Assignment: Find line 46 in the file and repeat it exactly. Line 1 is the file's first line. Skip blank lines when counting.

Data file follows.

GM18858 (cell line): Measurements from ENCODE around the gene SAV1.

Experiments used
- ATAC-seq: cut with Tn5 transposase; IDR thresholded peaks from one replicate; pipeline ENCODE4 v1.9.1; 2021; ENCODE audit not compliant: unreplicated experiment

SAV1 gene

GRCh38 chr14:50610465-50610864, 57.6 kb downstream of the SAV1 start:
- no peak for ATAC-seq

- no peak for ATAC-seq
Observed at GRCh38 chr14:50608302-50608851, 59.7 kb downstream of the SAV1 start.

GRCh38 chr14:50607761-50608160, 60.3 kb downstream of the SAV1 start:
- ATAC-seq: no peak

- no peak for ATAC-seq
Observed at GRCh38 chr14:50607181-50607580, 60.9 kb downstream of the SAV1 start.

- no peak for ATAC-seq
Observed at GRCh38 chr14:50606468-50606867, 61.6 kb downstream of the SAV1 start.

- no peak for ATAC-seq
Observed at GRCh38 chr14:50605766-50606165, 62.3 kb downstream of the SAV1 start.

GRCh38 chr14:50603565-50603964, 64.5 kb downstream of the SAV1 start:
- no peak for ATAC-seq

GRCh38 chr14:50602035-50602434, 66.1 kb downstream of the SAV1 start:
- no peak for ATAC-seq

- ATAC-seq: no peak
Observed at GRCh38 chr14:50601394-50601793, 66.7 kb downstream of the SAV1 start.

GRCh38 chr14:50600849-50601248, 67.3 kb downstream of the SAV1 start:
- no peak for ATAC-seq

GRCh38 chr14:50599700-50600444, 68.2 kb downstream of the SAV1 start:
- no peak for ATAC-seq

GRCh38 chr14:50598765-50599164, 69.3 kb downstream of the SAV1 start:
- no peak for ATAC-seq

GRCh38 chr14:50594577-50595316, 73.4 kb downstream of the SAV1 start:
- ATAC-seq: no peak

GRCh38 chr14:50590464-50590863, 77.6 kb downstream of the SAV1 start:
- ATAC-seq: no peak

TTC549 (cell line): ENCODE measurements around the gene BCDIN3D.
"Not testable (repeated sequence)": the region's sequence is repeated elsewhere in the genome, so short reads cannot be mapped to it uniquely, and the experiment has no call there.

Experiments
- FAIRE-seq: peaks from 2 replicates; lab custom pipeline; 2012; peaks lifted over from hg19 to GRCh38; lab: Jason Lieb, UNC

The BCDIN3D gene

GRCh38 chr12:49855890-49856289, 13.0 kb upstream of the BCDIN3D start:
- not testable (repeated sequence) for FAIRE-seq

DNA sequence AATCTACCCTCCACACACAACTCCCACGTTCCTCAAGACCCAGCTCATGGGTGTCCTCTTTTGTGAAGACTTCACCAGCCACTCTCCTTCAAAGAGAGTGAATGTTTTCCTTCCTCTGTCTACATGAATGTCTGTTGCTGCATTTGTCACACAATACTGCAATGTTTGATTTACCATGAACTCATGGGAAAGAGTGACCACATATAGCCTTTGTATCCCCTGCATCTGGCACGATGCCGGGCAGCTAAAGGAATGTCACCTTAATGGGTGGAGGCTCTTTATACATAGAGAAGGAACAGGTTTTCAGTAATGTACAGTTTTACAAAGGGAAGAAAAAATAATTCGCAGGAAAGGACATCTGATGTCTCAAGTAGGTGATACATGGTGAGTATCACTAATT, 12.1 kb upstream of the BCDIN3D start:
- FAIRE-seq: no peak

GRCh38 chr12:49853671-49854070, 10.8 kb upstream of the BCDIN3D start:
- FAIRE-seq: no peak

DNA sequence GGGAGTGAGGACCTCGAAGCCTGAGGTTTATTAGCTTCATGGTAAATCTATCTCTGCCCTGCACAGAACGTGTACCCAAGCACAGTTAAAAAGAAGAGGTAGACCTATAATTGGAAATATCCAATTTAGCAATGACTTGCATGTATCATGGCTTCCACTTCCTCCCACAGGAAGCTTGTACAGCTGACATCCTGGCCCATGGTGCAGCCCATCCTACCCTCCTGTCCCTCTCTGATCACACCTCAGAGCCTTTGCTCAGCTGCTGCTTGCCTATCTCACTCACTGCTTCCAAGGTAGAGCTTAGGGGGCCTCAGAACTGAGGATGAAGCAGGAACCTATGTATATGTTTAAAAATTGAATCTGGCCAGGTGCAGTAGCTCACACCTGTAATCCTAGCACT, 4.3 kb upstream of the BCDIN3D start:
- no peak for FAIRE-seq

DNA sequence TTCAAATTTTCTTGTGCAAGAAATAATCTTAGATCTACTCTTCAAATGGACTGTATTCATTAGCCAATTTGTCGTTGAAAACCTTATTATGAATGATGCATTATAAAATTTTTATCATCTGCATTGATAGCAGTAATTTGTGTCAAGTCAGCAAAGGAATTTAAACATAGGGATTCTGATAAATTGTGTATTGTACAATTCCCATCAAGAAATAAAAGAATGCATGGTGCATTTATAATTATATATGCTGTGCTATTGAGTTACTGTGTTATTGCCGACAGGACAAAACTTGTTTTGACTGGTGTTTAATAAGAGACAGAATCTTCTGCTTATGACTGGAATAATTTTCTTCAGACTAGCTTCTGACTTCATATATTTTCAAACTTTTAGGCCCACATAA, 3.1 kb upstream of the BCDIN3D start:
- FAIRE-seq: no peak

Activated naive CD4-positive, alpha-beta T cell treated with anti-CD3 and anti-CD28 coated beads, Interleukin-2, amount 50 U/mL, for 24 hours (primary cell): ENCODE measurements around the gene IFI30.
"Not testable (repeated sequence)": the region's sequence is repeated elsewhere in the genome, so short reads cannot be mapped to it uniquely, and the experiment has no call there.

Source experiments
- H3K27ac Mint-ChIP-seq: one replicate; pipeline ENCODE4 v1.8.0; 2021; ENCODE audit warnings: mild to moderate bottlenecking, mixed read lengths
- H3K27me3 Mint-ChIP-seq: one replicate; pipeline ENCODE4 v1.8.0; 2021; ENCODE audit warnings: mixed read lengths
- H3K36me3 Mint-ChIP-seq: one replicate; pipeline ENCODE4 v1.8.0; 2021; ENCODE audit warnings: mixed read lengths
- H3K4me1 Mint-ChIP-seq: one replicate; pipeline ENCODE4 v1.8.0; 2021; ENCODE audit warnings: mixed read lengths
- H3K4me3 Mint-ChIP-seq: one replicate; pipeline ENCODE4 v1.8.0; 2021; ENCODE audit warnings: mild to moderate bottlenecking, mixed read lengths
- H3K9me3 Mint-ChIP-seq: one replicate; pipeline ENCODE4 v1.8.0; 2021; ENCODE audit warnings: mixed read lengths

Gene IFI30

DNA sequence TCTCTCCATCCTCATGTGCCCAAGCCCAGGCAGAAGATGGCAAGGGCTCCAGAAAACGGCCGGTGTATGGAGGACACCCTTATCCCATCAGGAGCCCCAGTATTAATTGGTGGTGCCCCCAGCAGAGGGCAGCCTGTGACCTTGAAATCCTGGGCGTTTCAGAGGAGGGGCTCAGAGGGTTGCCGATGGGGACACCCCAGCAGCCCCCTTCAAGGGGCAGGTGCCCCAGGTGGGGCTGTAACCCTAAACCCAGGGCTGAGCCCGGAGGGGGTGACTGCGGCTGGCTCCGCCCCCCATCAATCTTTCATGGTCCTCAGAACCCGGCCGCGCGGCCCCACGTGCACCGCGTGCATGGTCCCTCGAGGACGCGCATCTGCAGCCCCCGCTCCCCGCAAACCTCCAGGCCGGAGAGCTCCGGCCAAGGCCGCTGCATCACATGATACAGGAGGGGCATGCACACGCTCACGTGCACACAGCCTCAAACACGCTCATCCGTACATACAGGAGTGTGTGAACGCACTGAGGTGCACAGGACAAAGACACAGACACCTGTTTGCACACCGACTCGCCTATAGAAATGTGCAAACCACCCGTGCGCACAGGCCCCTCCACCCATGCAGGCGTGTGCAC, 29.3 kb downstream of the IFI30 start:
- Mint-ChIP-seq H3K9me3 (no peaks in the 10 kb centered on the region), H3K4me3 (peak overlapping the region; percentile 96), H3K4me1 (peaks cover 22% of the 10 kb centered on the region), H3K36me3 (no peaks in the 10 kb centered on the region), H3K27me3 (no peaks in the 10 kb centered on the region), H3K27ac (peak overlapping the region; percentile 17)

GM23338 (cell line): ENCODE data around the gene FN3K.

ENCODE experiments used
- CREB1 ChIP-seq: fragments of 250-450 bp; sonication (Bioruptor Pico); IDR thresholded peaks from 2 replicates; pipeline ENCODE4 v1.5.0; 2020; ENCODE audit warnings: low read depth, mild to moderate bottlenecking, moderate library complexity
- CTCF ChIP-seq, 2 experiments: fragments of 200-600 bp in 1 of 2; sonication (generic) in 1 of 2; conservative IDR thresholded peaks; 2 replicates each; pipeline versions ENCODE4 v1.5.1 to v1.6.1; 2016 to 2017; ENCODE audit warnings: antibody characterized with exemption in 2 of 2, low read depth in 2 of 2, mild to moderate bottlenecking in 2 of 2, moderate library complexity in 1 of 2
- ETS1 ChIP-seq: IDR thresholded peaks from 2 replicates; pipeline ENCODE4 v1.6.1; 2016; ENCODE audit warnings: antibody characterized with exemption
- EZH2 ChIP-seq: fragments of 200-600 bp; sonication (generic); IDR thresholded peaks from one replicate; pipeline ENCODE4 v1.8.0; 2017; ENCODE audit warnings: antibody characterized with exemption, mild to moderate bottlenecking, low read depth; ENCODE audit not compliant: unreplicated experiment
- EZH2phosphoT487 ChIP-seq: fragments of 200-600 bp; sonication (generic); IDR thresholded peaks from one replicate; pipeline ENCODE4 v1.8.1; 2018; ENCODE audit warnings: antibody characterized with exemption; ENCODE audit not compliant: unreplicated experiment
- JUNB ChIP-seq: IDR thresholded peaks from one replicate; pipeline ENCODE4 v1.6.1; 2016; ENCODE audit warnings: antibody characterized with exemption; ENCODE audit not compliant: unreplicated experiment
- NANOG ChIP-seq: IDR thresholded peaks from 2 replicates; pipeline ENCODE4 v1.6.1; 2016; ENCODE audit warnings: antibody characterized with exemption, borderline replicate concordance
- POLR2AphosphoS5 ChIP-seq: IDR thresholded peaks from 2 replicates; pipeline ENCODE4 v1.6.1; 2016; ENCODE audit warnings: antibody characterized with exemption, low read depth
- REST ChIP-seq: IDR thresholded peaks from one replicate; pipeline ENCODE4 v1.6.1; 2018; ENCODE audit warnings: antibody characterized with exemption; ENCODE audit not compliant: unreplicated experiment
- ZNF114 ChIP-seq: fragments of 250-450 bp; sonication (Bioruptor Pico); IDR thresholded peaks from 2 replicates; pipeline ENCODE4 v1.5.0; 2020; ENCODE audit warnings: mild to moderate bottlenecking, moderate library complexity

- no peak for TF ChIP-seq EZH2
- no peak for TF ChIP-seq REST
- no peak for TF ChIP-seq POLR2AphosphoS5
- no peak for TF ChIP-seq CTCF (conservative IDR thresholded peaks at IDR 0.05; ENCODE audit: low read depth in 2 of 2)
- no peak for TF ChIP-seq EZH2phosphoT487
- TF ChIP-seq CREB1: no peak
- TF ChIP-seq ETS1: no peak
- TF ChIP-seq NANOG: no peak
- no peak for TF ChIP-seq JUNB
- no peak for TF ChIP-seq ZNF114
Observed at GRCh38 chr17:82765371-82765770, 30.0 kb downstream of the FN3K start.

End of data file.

DNA sequence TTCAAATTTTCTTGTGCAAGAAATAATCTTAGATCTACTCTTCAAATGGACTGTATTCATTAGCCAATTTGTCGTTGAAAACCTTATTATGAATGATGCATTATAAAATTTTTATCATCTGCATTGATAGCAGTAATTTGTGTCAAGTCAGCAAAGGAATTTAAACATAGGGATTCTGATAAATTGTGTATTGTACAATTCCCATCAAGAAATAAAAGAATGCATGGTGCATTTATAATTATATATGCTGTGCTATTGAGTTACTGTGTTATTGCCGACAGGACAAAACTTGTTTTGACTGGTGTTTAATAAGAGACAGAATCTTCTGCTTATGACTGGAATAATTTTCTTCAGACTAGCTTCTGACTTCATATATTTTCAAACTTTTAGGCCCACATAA, 3.1 kb upstream of the BCDIN3D start: